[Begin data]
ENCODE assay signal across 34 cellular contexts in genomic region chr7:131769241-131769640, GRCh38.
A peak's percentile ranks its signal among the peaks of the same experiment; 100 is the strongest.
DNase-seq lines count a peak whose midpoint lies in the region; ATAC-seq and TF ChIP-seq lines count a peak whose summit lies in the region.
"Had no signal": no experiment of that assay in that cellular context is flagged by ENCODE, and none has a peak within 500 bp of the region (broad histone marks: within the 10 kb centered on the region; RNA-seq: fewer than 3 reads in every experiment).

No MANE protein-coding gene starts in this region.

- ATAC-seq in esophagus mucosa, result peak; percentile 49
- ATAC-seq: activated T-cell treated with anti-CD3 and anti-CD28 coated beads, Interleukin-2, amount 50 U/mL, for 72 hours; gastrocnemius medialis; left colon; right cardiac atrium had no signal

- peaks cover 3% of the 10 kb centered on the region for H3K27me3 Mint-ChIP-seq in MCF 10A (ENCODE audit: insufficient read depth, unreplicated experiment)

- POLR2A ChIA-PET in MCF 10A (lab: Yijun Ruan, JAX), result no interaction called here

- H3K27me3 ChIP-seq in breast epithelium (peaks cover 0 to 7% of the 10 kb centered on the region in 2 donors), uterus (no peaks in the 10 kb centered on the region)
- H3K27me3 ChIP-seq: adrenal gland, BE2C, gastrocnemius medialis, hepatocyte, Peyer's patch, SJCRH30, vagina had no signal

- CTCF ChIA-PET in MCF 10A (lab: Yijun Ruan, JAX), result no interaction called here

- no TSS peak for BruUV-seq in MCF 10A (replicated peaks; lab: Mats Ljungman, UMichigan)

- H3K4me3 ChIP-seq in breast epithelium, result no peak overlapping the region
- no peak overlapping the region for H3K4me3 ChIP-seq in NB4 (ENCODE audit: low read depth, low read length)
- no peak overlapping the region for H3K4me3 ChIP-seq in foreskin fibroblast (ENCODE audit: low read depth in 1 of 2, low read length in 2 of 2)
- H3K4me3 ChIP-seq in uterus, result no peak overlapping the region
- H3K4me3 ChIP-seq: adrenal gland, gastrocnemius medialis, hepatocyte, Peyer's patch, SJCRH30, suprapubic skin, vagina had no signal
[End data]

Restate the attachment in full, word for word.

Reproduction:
ENCODE assay signal across 34 cellular contexts in genomic region chr7:131769241-131769640, GRCh38.
A peak's percentile ranks its signal among the peaks of the same experiment; 100 is the strongest.
DNase-seq lines count a peak whose midpoint lies in the region; ATAC-seq and TF ChIP-seq lines count a peak whose summit lies in the region.
"Had no signal": no experiment of that assay in that cellular context is flagged by ENCODE, and none has a peak within 500 bp of the region (broad histone marks: within the 10 kb centered on the region; RNA-seq: fewer than 3 reads in every experiment).

No MANE protein-coding gene starts in this region.

- ATAC-seq in esophagus mucosa, result peak; percentile 49
- ATAC-seq: activated T-cell treated with anti-CD3 and anti-CD28 coated beads, Interleukin-2, amount 50 U/mL, for 72 hours; gastrocnemius medialis; left colon; right cardiac atrium had no signal

- peaks cover 3% of the 10 kb centered on the region for H3K27me3 Mint-ChIP-seq in MCF 10A (ENCODE audit: insufficient read depth, unreplicated experiment)

- POLR2A ChIA-PET in MCF 10A (lab: Yijun Ruan, JAX), result no interaction called here

- H3K27me3 ChIP-seq in breast epithelium (peaks cover 0 to 7% of the 10 kb centered on the region in 2 donors), uterus (no peaks in the 10 kb centered on the region)
- H3K27me3 ChIP-seq: adrenal gland, BE2C, gastrocnemius medialis, hepatocyte, Peyer's patch, SJCRH30, vagina had no signal

- CTCF ChIA-PET in MCF 10A (lab: Yijun Ruan, JAX), result no interaction called here

- no TSS peak for BruUV-seq in MCF 10A (replicated peaks; lab: Mats Ljungman, UMichigan)

- H3K4me3 ChIP-seq in breast epithelium, result no peak overlapping the region
- no peak overlapping the region for H3K4me3 ChIP-seq in NB4 (ENCODE audit: low read depth, low read length)
- no peak overlapping the region for H3K4me3 ChIP-seq in foreskin fibroblast (ENCODE audit: low read depth in 1 of 2, low read length in 2 of 2)
- H3K4me3 ChIP-seq in uterus, result no peak overlapping the region
- H3K4me3 ChIP-seq: adrenal gland, gastrocnemius medialis, hepatocyte, Peyer's patch, SJCRH30, suprapubic skin, vagina had no signal